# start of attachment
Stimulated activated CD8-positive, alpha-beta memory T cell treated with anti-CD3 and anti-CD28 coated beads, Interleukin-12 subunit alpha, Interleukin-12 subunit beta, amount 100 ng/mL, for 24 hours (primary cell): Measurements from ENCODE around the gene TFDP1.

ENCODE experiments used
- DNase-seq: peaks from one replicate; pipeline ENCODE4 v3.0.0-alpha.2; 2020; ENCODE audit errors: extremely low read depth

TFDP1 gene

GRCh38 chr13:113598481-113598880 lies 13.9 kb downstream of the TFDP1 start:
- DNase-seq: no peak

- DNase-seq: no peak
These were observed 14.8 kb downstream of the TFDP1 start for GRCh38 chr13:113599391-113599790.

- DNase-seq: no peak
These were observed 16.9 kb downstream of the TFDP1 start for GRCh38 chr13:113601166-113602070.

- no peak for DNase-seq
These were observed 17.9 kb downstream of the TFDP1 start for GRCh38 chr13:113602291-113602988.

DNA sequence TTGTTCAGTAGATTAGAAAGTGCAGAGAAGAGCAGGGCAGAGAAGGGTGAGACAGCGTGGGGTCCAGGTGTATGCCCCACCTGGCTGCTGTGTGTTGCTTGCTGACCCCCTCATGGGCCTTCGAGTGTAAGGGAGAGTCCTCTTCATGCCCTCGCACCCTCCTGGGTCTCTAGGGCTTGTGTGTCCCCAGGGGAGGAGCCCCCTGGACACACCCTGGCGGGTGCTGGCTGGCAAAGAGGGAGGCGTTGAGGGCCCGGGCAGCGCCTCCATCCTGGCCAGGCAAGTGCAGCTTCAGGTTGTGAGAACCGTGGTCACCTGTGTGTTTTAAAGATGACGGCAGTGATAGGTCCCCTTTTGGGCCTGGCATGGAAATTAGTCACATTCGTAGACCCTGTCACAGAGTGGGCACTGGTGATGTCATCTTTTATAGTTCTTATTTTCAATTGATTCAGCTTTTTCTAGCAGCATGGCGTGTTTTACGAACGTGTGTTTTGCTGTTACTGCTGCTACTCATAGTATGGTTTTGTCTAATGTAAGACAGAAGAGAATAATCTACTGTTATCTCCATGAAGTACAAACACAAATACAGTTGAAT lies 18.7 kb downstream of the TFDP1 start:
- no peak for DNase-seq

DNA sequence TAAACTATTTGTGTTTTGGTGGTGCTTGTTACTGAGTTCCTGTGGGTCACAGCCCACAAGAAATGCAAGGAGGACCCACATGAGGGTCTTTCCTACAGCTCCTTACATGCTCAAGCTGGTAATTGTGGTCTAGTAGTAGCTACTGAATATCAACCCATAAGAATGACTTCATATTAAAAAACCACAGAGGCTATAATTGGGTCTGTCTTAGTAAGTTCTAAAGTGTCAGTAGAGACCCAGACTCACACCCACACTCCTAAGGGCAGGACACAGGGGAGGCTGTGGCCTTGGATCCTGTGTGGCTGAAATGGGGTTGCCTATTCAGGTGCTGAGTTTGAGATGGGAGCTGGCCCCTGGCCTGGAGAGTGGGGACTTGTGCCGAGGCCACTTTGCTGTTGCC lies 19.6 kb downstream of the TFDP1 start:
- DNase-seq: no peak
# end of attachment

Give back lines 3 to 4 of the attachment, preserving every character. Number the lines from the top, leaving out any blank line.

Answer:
- DNase-seq: peaks from one replicate; pipeline ENCODE4 v3.0.0-alpha.2; 2020; ENCODE audit errors: extremely low read depth

TFDP1 gene